The sign on Wharf Street identifies the section of the road between the Port Albert Hotel and the Post Office and explains that in this short distance were the office of the Gippsland Guardian (1855), the first newspaper in Gippsland; Jacob Ferris, Bookseller, Stationer, etc; Residence of Thomas Watson, Farmer; Mr Whymark, carpenter; Cobb & Co Booking Office; T Burrows Auction Rooms; and Shaw's Store.

Old Post Office
The old post office is a solid structure with gabled roof, rounded windows and, on both sides, projecting wings and attractive verandas supported by classical-style columns. Founded in 1864, it is probably Gippsland's first, and certainly one of Victoria's oldest, mail centres. It is now a private residence. 

Government Wharf
Dating from 1860 the Government Wharf is a reminder that shipping activities started at Port Albert as early as the 1840s when a number of private jetties were built to service the livestock trade which shipped animals from Gippsland to Tasmania and Sydney. Port Albert was also the main supply port from the Gippsland goldfields until the railways were built. The Government Wharf was built in 1860 and has been used as a base for fishing operations ever since.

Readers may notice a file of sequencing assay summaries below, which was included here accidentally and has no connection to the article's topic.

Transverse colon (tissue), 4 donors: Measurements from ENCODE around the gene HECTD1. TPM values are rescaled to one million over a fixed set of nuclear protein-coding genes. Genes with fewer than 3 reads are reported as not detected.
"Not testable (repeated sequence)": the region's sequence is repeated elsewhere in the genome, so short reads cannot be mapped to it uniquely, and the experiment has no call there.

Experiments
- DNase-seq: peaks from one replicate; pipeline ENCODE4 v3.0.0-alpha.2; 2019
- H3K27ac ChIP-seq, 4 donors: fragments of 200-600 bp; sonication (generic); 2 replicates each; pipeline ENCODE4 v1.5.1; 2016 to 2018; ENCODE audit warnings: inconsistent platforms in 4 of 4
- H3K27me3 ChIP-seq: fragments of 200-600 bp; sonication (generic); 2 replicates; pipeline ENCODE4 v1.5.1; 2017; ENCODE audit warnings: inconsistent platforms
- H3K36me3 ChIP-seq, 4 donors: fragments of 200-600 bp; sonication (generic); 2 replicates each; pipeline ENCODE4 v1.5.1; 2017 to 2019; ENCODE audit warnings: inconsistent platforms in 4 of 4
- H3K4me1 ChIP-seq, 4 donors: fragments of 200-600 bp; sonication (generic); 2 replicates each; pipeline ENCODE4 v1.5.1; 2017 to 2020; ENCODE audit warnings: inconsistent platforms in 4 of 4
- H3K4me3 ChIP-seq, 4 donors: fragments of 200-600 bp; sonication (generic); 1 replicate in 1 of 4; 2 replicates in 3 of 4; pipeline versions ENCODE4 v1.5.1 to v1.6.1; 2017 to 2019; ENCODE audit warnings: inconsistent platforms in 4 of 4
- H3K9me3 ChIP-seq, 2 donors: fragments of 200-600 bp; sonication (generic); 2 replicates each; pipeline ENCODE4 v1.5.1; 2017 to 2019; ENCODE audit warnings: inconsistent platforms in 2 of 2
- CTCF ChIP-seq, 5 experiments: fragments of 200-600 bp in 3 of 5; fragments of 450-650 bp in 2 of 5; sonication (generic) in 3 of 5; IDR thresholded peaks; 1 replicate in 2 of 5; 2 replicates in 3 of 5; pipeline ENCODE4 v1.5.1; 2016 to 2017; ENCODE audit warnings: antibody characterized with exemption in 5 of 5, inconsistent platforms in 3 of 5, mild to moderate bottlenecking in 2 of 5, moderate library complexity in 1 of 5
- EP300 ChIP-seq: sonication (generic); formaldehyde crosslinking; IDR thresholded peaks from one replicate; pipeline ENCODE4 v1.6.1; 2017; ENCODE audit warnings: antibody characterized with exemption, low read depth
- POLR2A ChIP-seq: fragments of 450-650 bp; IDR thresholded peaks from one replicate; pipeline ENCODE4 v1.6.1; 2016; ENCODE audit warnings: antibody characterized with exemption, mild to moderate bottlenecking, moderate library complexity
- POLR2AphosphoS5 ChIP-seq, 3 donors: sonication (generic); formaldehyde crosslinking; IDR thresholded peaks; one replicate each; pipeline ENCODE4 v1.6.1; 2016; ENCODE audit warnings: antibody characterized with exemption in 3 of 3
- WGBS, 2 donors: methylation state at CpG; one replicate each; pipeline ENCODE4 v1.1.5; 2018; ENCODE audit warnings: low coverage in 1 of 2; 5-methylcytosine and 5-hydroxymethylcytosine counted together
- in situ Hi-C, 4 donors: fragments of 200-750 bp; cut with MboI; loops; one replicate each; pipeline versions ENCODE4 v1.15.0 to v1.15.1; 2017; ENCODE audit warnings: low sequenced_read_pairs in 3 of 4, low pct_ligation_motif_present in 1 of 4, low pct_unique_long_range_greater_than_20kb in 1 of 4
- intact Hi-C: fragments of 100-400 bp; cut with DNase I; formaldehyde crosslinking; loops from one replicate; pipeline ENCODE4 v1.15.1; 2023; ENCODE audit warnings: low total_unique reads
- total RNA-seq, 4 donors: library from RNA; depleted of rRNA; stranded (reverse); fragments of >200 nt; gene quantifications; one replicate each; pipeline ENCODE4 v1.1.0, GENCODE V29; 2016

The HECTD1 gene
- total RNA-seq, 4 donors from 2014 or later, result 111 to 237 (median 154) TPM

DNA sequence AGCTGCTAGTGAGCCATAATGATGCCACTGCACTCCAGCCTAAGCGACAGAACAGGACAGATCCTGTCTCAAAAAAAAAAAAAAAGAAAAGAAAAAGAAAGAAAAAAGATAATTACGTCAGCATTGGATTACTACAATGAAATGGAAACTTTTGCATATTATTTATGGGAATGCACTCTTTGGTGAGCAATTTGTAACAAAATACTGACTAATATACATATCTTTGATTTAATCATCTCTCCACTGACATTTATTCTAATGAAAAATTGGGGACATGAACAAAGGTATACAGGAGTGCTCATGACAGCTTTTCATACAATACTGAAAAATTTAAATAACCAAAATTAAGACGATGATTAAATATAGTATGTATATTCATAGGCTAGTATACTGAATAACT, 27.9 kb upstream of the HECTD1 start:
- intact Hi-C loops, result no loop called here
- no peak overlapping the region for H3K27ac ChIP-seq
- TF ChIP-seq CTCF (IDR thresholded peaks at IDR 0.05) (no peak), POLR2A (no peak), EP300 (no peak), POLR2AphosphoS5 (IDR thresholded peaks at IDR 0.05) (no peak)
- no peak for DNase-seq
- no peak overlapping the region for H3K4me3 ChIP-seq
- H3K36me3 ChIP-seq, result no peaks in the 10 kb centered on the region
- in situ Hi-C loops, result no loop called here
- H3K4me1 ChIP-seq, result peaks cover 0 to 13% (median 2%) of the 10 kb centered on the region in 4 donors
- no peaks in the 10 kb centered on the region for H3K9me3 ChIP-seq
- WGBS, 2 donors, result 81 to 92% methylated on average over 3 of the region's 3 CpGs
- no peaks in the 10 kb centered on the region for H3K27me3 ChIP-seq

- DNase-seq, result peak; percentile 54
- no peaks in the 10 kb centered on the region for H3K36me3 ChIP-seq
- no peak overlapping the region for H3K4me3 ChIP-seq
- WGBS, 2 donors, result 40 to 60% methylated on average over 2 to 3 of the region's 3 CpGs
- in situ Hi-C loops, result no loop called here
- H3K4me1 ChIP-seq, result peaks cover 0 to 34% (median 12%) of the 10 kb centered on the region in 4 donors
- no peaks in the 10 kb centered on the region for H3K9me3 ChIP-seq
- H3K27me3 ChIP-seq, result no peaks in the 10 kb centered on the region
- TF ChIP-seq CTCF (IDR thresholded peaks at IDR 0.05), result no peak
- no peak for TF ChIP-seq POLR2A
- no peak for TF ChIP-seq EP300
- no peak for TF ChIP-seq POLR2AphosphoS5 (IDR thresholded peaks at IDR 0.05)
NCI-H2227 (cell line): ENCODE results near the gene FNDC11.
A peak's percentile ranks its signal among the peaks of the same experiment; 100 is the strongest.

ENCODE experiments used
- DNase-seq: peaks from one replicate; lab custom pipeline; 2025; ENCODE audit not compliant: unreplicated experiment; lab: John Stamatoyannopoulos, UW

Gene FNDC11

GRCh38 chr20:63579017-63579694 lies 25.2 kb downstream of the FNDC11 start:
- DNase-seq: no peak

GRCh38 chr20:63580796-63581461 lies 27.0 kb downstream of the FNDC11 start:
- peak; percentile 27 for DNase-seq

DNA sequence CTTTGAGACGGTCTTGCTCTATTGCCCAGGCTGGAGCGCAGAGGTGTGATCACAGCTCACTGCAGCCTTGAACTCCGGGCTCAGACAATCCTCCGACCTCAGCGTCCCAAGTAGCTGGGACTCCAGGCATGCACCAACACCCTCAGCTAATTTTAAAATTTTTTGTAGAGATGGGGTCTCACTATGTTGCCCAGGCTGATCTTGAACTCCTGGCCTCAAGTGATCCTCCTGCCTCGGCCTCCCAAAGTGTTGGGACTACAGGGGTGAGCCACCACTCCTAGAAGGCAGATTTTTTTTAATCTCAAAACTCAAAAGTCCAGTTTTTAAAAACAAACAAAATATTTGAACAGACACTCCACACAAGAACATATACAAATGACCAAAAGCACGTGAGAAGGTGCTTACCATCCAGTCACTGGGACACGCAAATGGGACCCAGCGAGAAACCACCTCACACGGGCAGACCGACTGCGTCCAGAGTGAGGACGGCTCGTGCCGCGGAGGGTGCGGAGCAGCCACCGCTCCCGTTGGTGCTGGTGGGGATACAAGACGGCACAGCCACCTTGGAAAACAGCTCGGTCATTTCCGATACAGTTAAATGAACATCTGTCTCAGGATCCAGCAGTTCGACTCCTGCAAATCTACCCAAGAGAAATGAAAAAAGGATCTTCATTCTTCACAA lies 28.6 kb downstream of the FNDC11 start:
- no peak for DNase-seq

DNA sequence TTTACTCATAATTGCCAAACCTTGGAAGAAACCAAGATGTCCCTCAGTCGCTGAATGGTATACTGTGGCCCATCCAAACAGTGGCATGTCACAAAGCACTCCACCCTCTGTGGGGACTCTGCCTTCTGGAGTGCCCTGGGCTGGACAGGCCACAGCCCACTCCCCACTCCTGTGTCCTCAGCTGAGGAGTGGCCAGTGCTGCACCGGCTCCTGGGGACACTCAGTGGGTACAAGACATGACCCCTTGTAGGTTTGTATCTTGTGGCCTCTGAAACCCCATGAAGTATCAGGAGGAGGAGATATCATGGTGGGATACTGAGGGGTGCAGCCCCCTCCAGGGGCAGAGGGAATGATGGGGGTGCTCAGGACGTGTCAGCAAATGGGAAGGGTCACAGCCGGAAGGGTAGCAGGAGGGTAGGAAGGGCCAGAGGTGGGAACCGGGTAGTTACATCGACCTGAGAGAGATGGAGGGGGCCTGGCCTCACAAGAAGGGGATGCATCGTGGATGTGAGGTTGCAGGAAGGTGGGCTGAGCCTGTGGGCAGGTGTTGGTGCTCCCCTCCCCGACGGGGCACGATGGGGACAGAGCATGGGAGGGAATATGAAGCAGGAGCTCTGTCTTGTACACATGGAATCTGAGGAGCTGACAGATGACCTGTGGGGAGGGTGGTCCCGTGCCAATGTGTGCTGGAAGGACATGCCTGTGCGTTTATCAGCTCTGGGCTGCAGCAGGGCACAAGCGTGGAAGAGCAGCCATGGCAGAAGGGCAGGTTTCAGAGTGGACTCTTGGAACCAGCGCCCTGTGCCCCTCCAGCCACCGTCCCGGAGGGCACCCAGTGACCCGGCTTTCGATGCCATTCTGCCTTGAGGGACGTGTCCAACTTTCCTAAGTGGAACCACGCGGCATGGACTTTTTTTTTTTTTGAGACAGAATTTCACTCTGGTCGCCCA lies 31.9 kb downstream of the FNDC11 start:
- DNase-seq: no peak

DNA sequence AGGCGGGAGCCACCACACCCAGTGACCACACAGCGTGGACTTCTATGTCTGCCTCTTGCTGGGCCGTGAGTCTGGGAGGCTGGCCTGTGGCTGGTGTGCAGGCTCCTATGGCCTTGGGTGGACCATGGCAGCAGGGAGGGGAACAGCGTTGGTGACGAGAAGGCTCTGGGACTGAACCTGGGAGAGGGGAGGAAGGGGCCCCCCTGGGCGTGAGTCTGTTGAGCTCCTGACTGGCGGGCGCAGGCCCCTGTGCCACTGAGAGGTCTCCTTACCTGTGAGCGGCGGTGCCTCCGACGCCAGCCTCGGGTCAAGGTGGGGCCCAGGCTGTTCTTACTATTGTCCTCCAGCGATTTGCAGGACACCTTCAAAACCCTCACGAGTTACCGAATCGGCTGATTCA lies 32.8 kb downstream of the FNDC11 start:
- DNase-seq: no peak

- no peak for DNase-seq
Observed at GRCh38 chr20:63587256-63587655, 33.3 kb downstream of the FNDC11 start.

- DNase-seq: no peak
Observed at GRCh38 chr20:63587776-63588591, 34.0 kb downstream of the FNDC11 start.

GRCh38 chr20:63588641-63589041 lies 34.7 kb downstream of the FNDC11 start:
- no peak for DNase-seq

Old Rocket Shed
The sign outside the Rocket Shed explains: "The rocket and mortar store was completed by contractors Anderson and Avery in 1878 to house the Breeches Buoy rocket lifesaving equipment, issued to major Victorian ports in 1876. It was also used to store the oars, life jackets and other items carried by the Port Albert lifeboat."


Other Attractions in the Area

South Street, Palmerston and the Angus McMillan Monument
Located at the northern end of Tarraville Road and running east is South Street, is a very simple monument to Angus McMillan. It stands in the roundabout at the South Street entrance to Port Albert. The fading plaque records that "On 14th Feb, 1841 Angus McMillan, Explorer of Gippsland, reached the Old Port about a mile west of this spot."
At one time, South Street was the dividing line between the port and the government township of Palmerston. Palmerston still contains the police station (1856) and the Immigration Depot (1857-8), through which large numbers of gold-prospecting Chinese immigrants once passed.